Kirnberger's most puzzling canon

The title page of the first volume of Johann Philipp Kirnberger's treatise "Die Kunst des reinen Satzes in der Musik" (1774) bears a humorously notated puzzle canon packed with subtleties and esoteric knowledge, but its solution nonetheless produces a pleasant enough result. The canon appears just below the dedication to Kirnberger's princess student, Anna Amalia, Abbess of Quedlinburg (1723-1787).

The text "Wir irren allesamt nur jeder irret anderst," a quotation of Georg Christoph Lichtenberg (Göttinger Taschenbuch 5), perhaps means, "We all make mistakes, only some make them differently." And this is a fitting text to this perplexing puzzle. [An aside: Beethoven also used this text for a 2-voice canon (WoO 198).]

The solution makes a 5-voice piece including the continuo part below the top line which is itself the 4-in-1 canon. Let's examine the clues to see how the puzzle is solved.

Key: The canon is given with a signature of six flats, but the continuo is given with the signature to the enharmonic key: six sharps. This should not be overlooked. Any first-year theory student today would be familiar with the idea that G-flat major and F-sharp major are enharmonic keys, i.e. that they are the same, but until equal temperament was accepted the idea that these two keys were the same was not coherent. I will present a solution in sharps.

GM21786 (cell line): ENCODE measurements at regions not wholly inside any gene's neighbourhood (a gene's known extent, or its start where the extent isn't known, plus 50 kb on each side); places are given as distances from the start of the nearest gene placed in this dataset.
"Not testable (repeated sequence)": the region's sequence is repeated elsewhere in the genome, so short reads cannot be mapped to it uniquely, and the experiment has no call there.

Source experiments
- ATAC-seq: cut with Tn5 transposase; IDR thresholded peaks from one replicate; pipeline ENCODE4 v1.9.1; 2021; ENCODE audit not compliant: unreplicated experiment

Time: The canon is given in four measures of common time (4/4) as indicated by the "C", but the continuo is given in eight measures of cut time (2/4, in the modern baroque), indicated with "₵". Simple enough, once one realizes that either the continuo must be diminuted (twice as fast), or the canon must be augmented (half as fast).

Imitation: The mysterious numbers (60, 45, 48, 64) appearing below the music indicate the pitch intervals of imitation. The last two of these numbers indicate through their inversion on the page that the last two voices are to follow in contrary motion. If taken in order, the four numbers show the relative frequencies of the four canonic parts. If the dux (leader) begins on A# (symbolized by '60'), then the first follower must begin on a lower note bearing the ratio 45:60 with the entrance note of the dux. Since this ratio reduces to 3:4, that of the perfect fourth, the answer must fall on E#, the note whose frequency is a perfect fourth below A#. Likewise, the inverted '48' indicates the first note of the next voice is to begin with the note given by the ratio 48:60 with respect to the dux's entrance note. This fraction reduces to 4:5, and indicates that the third voice should enter on F#, continuing in contrary motion. Lastly, the fourth voice's ratio is 60:64, which reduces to the semitone 15:16, yielding the final voice's entry on B-natural. Since this number is inverted, the fourth voice continues in contrary motion as well.

While these enigmatic devices seem to indicate an intentional obfuscation that is not musically justified, one must remember that the principles, relations and concepts behind the solutions to the mysteries of this puzzle are to be learned in Kirnberger's treatise. The enigmatic frontispiece therefore presents some intrigue, both jocular and perplexing, perhaps even intimidating to the would-be student or to Princess Amalia.

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